Figure 1. Oral humidity measurement.

4. Questionnaire evaluation

As shown in Table 2, the NRS (Numerical Rating Scale) and straight line, which writes the pain and discomfort level felt by the patient in a score table divided at regular numerical intervals [15], based on the questionnaires prepared in previous studies such as this one Subjective dry mouth was evaluated by using the form mixed with the Visual Analogue Scale (VAS) shown above.

Table 2 . 6 questionnaire questions to determine the degree of dry mouth

1. Does your mouth feel dry at night or when you wake up in the morning? (Dry-PM)
012345678910
2. Do you usually feel that your mouth is dry during the daytime? (Dry-day)
012345678910
3. Do you usually feel that your mouth is dry during the daytime? (Dry-eat)
012345678910
4. Are you having trouble swallowing food because your mouth is dry? (Dif-swal)
012345678910
5. Do you feel that the amount of saliva in your mouth is low?(Am-sal)
012345678910
6. If so, to what extent do you feel the discomfort in your daily life due to dry mouth overall? (Eff-life)
012345678910


5. Data analysis method

Statistical analysis of measurement results and all collected data was performed using IBM SPSS Statistics version 18 (IBM, Newyork, United States). Reliability evaluation was performed using intraclass correlation coefficient (ICC) obtained by analyzing the result values obtained from six questions asking about the degree of dry mouth. intraclass correlation coefficient.

The value is used to determine the degree of agreement between numerically measured values, and when it is between 0.40 and 0.75, it can be interpreted as having high reliability in reproducibility, and when it is above 0.75, it can be interpreted as having very high reliability. In addition, by measuring the Cronbach’s α value, it was evaluated whether the six items consistently represent the degree of dry mouth in one struc-ture. Correlation analysis between questionnaire items and oral humidity measurement results was analyzed with Kendall’s tau_b after normality test.

Results

1. Reliability evaluation of subjective dry mouth questionnaire

As a result of examining the reliability of 6 items asking about the degree of dry mouth, as shown in Table 3, the degree of dry mouth during the day (Dry-day) and the degree of dry mouth during meals (Dry-eat) were 0.719. and 0.727, indicating high reliability, and the remaining items did not reach 0.75, but showed relatively high intraclass correlation coefficient values from 0.436 to 0.661. Cronbach’s α value, which evaluates the internal agreement of the six questions, was 0.840, which was high, indicating that the questionnaire questions had a high internal agreement in indicating the degree of dry mouth.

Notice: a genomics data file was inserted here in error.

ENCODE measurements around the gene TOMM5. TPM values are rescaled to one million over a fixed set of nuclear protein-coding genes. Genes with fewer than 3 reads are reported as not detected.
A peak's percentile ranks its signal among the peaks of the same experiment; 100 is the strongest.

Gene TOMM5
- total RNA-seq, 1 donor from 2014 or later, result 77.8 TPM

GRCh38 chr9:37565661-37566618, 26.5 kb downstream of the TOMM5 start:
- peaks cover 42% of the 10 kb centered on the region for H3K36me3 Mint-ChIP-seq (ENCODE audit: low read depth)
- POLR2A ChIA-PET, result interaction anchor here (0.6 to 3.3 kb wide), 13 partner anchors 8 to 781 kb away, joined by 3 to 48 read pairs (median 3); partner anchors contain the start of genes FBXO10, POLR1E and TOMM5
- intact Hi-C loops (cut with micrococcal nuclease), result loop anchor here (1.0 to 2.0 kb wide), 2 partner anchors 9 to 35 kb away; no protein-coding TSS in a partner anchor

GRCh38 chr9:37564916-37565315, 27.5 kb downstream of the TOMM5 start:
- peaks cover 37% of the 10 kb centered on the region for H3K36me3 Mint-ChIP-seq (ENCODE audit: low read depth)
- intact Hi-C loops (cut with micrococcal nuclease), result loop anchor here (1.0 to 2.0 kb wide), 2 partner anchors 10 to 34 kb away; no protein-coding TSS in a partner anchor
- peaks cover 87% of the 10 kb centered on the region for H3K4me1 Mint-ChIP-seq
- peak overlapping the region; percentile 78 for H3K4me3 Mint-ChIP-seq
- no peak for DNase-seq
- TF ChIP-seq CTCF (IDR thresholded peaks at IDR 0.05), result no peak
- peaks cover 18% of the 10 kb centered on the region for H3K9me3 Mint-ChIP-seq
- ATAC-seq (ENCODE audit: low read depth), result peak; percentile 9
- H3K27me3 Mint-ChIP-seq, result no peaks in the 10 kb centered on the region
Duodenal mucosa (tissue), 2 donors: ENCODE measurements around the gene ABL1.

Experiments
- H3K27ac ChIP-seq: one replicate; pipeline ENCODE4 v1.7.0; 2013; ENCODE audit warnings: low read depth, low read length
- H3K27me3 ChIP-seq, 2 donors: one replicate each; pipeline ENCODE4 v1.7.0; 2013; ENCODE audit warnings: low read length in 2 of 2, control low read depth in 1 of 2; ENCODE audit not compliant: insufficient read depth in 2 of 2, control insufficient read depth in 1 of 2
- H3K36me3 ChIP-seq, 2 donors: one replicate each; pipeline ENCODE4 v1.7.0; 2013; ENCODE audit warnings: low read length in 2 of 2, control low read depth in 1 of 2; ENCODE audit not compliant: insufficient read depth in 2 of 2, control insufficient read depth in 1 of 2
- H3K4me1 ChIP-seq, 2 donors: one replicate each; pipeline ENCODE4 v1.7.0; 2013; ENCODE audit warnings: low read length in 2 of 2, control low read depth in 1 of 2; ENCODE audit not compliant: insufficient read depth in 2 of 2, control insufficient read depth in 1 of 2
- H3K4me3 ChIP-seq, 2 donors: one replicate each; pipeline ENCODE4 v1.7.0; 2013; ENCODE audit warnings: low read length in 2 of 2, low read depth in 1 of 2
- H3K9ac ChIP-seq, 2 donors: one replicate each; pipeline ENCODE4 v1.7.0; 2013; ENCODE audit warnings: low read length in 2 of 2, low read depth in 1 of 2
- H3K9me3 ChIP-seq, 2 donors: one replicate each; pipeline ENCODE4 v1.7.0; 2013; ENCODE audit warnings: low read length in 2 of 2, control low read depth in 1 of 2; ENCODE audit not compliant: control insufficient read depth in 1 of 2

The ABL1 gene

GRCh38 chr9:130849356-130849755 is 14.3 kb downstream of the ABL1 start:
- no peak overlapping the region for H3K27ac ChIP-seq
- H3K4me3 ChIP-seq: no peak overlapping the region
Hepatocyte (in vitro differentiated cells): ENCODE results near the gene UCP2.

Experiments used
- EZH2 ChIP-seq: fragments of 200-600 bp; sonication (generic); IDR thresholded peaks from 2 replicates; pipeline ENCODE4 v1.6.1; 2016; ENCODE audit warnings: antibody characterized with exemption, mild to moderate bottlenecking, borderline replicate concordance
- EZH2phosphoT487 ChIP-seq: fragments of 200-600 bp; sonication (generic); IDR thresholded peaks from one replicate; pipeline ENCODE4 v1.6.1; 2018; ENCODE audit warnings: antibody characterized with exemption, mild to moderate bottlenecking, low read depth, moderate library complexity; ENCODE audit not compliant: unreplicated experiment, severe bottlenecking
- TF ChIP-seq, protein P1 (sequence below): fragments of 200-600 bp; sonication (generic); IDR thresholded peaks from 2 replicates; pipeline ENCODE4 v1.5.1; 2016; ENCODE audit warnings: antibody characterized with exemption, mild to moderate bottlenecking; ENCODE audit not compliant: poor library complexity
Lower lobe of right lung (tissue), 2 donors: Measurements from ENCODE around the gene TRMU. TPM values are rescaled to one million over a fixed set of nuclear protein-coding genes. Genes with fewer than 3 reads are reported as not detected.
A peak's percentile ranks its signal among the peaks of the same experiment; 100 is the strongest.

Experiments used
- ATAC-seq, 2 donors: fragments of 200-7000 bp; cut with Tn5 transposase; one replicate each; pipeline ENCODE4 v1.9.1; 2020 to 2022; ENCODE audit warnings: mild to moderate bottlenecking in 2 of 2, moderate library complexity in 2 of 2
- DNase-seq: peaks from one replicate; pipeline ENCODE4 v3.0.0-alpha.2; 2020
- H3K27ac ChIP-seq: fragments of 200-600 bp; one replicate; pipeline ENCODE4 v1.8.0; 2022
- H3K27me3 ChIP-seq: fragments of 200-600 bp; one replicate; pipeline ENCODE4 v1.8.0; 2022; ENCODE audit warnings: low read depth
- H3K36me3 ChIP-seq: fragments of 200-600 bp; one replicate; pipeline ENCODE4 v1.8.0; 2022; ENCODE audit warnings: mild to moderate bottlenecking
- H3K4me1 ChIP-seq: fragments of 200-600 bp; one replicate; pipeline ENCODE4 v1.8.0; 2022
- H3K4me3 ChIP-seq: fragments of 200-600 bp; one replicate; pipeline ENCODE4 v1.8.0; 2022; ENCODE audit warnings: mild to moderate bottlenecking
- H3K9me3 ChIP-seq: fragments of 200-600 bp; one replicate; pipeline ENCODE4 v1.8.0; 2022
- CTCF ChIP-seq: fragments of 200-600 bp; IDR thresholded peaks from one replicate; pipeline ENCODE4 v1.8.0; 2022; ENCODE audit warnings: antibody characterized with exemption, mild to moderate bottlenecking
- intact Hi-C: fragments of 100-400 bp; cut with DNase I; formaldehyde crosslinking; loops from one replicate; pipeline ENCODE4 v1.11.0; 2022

Table 3 . Analysis of reliability and internal consistency between questionnaire item

Intraclass correlation coefficientSignificanceCronbach’s α
Dry-PM0.4360.0000.840
Dry-day0.7190.000
Dry-eat0.7270.000
Dif-swal0.6260.000
Am-sal0.6110.000
Eff-life0.6610.000


2. Correlation analysis of subjective dryness and oral humidity measurement results

As a result of the normality test, a normal distribution was not achieved, so Kendall’s tau_b correlation analysis was performed. The results are shown in Table 4. There was a correlation between the subjective evaluation questionnaire items on dry mouth (*p<0.05, **p<0.01), but there was no clear correlation with the oral humidity measurement result (*p<0.05).

Table 4 . Correlation between oral humidity and dryness (N=37)

Oral humidityDry-PMDry-dayDry-eatDif-swalAm-salEff-life
Oral humidity1
Dry-PM0.0601
Dry-day−0.0200.497**1
Dry-eat−0.0150.1860.538**1
Dif-swal0.0450.1970.269*0.492**1
Am-sal0.0370.2050.433**0.524**0.515**1
Eff-life−0.1650.332**0.460**0.506**0.391**0.492**1

*p<0.05, **p<0.01.


Conclusion

For the evaluation of dry mouth, measuring the rate of salivation has been used as the most objective and general test. When salivation is reduced, not only dry mouth, but also pain such as burning sensation due to dry mouth, changes in taste, and difficulty in swallowing or eating dry food may be complained of [16]. However, there are patients who complain of dry mouth even though they do not show a clear decrease in salivation, and it has also been reported that the depth of subjective dry mouth does not have a direct correlation with the decrease in salivation rate [17-19]. In addition, the salivation rate, residual saliva volume in the oral cavity, pH, etc. do not necessarily correlate with the onset of dry mouth and discomfort [20,21]. Therefore, this study was conducted to help provide an accurate diagnosis and appropriate treatment by analyzing the correlation between evaluation tools that have proven reliability and validity in diagnosing dry mouth. As a result of comparing the questionnaire, which is a subjective evaluation tool, and oral humidity measurement, an objective evaluation tool, the reliability between the items was relatively high at 0.840, and the internal consistency was between 0.40 and 0.75. As a result of correlation analysis between evaluation tools, correlations were found for each item (*p<0.05, **p<0.01), but there was no correlation between the questionnaire and oral humidity measurements (*p<0.05).

It is very important to verify the reliability and validity of the evaluation tool used in diagnosing dry mouth. Although various studies on various evaluation tools have been conducted in previous studies, it is still difficult to apply an appropriate evaluation tool to diagnose dry mouth in clinical practice. As a result of measuring and comparing oral humidity related to salivation with a questionnaire, which is a subjective evaluation tool for dry mouth, and an objective evaluation method, there was no correlation between the measurement tools. In the future, it is thought that a study on an accurate diagnosis and appropriate coping method according to the symptom level and subjective feeling of dry mouth is neces-sary.

Conflict of Interest

No potential conflict of interest relevant to this article was reported.